Born 1980 in Cleveland, Daniel Arsham lives and works in New York City. His uchronic aesthetics revolves around his concept of fictional archaeology. Working in sculpture, architecture, drawing and film, he creates and crystallizes ambiguous in-between spaces or situations, and further stages what he refers to as future relics of the present. They are eroded casts of modern artifacts and contemporary human figures, which he expertly makes out of some geological material such as sand, selenite or volcanic ash for them to appear as if they had just been unearthed after being buried for ages. Always iconic, most of the objects that he turns into stone refer to the late 20th century or millennial era, when technological obsolescence unprecedentedly accelerated along with the digital dematerialization of our world. While the present, the future and the past poetically collide in his haunted yet playful visions between romanticism and pop art, Daniel Arsham also experiments with the timelessness of certain symbols and gestures across cultures.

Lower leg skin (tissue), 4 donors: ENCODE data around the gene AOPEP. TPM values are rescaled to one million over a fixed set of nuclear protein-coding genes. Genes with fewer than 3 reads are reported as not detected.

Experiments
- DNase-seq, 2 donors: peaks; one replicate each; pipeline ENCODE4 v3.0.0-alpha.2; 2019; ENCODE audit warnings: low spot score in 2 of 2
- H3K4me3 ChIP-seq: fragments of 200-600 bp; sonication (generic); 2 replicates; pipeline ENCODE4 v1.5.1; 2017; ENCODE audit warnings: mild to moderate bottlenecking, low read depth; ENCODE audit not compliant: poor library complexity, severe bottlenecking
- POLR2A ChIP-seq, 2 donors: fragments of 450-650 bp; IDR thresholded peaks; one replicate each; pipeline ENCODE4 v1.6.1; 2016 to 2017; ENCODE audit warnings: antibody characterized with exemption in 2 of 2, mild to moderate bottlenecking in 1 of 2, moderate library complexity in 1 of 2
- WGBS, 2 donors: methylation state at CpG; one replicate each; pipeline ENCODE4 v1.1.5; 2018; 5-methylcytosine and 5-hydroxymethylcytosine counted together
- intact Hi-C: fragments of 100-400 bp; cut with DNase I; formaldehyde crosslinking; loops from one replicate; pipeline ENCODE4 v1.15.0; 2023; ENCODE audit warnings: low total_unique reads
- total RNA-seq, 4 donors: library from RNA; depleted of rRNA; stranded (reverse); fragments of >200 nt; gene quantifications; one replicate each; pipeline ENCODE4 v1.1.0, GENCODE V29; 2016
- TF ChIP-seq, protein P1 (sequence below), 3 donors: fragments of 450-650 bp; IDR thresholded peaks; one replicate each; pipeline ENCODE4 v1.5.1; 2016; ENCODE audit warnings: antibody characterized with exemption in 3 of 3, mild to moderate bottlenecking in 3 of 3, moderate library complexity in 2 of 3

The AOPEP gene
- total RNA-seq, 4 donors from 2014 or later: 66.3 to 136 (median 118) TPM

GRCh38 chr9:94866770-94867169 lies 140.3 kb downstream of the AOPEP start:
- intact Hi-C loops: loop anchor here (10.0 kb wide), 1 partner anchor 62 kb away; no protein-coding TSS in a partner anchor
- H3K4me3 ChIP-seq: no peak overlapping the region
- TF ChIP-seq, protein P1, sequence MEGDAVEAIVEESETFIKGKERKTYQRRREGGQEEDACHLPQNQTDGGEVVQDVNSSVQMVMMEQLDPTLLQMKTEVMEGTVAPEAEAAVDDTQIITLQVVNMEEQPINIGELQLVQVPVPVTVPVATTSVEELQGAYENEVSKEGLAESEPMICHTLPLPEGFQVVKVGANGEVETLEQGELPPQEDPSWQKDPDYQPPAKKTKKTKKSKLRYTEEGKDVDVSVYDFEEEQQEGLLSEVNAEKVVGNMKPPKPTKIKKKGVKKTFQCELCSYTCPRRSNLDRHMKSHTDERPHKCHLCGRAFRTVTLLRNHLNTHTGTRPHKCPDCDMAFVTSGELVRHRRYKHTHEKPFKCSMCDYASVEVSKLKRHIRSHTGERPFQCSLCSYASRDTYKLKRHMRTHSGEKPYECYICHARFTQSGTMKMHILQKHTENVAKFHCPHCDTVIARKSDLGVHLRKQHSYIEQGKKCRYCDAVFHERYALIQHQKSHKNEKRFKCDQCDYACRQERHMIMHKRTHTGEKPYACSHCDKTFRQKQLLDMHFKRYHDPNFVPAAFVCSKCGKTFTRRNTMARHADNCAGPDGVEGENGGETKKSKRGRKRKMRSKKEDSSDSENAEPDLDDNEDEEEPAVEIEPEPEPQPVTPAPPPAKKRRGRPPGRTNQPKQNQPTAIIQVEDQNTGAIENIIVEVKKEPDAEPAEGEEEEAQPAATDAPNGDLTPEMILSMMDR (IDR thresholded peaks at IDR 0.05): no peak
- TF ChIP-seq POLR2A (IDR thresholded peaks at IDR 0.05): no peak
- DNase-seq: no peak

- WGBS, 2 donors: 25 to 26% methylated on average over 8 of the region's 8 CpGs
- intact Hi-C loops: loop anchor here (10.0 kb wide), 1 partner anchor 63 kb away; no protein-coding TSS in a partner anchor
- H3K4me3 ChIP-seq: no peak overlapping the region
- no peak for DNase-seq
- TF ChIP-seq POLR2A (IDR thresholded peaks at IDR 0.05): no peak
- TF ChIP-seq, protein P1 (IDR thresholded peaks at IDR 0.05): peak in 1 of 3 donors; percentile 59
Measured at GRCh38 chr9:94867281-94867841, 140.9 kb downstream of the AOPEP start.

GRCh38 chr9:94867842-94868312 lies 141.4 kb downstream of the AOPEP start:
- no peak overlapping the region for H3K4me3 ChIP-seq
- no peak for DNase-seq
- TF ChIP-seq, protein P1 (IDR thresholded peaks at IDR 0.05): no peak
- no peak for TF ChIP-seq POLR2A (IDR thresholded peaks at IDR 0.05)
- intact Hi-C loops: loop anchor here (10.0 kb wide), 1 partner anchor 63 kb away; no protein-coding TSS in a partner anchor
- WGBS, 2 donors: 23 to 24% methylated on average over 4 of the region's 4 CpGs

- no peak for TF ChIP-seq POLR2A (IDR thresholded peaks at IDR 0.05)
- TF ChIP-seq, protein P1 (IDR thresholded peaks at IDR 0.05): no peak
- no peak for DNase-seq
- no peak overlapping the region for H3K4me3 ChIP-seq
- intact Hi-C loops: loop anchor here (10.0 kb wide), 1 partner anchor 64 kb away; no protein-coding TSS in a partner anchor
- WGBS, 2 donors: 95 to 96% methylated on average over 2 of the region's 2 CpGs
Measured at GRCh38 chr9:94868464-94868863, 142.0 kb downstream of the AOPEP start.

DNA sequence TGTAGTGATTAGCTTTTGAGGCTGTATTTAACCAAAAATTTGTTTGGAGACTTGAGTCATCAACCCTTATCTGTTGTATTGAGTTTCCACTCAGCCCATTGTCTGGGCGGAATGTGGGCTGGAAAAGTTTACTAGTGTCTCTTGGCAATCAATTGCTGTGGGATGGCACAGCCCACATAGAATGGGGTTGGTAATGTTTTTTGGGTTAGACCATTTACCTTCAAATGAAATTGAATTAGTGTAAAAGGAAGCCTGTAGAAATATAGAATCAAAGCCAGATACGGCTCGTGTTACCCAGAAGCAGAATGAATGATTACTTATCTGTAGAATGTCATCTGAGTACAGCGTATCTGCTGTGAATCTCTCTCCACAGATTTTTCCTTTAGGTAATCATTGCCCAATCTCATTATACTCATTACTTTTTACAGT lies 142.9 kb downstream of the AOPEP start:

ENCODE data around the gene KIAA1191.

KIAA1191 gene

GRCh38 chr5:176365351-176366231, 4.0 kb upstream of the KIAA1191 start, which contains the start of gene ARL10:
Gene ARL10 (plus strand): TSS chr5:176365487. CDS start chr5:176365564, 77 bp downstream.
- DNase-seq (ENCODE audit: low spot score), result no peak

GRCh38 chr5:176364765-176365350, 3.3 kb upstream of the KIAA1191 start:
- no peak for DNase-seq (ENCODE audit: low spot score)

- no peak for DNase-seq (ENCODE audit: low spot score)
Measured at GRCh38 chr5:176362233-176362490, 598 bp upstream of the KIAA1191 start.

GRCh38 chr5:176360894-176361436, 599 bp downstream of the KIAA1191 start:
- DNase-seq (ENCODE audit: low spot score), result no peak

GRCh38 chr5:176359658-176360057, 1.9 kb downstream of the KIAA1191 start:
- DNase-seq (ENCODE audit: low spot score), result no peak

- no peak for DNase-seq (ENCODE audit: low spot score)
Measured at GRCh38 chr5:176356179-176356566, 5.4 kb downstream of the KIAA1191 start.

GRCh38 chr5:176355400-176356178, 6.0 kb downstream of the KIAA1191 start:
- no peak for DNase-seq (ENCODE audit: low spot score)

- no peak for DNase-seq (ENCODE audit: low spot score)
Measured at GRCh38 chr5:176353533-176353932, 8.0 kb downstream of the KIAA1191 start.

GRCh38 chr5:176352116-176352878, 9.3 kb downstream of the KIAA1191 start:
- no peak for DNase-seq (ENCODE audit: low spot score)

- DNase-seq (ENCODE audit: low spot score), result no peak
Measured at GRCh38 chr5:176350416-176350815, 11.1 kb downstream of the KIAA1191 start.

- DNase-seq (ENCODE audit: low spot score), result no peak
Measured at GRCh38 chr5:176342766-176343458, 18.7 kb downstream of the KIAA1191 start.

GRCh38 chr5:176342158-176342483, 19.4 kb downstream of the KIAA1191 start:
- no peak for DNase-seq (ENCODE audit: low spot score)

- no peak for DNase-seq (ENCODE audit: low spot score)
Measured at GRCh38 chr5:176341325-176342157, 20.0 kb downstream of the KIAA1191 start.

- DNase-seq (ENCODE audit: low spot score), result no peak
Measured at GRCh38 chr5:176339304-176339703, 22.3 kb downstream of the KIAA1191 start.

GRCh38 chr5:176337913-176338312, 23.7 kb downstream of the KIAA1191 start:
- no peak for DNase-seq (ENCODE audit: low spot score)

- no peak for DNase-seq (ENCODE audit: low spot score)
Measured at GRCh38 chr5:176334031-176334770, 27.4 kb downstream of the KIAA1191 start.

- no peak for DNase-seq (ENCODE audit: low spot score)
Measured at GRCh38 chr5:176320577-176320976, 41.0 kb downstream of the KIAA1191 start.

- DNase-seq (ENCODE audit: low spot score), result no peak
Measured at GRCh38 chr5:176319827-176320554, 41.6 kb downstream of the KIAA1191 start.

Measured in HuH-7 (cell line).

The masterpieces of classical antiquity revisited by Daniel Arsham: pursuing his fictitious archaeological approach, the American artist offers through his reappropriation of the Venus de Milo or Michelangelo's Moses a reflection on our relationship to time.
A new set of sculptures created by Daniel Arsham from the vast collection of molds produced by the Ateliers d'Art du RMN - Grand Palais.